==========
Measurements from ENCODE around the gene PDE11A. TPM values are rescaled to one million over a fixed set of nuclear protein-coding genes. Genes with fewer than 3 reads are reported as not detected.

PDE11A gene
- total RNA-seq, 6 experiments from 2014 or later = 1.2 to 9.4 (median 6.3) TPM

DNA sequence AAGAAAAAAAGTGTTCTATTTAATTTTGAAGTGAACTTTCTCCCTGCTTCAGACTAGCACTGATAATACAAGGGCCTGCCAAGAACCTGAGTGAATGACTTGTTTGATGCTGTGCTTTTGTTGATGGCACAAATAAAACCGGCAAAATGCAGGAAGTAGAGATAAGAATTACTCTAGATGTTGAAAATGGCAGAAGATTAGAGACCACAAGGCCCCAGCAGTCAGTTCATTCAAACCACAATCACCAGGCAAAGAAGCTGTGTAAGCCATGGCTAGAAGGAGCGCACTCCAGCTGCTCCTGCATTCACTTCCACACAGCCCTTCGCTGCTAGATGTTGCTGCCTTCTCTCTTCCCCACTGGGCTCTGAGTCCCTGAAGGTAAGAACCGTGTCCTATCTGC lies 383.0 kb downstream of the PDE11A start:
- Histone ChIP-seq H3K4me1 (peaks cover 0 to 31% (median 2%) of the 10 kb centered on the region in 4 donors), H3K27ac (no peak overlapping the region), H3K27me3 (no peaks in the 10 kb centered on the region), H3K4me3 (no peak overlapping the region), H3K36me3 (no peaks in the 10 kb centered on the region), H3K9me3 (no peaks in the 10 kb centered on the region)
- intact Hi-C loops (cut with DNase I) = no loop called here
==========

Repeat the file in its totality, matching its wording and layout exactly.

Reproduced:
Measurements from ENCODE around the gene PDE11A. TPM values are rescaled to one million over a fixed set of nuclear protein-coding genes. Genes with fewer than 3 reads are reported as not detected.

PDE11A gene
- total RNA-seq, 6 experiments from 2014 or later = 1.2 to 9.4 (median 6.3) TPM

DNA sequence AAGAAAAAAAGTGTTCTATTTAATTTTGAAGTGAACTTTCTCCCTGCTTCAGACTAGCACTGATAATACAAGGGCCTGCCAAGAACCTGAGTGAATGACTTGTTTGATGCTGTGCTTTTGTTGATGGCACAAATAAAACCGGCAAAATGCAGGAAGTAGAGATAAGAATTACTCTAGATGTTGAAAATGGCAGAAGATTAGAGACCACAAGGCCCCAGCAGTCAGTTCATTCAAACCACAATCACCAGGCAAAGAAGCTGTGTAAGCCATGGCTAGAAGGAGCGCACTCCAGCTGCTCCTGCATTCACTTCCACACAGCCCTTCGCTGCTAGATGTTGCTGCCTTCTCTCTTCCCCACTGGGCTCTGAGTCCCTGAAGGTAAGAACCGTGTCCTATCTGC lies 383.0 kb downstream of the PDE11A start:
- Histone ChIP-seq H3K4me1 (peaks cover 0 to 31% (median 2%) of the 10 kb centered on the region in 4 donors), H3K27ac (no peak overlapping the region), H3K27me3 (no peaks in the 10 kb centered on the region), H3K4me3 (no peak overlapping the region), H3K36me3 (no peaks in the 10 kb centered on the region), H3K9me3 (no peaks in the 10 kb centered on the region)
- intact Hi-C loops (cut with DNase I) = no loop called here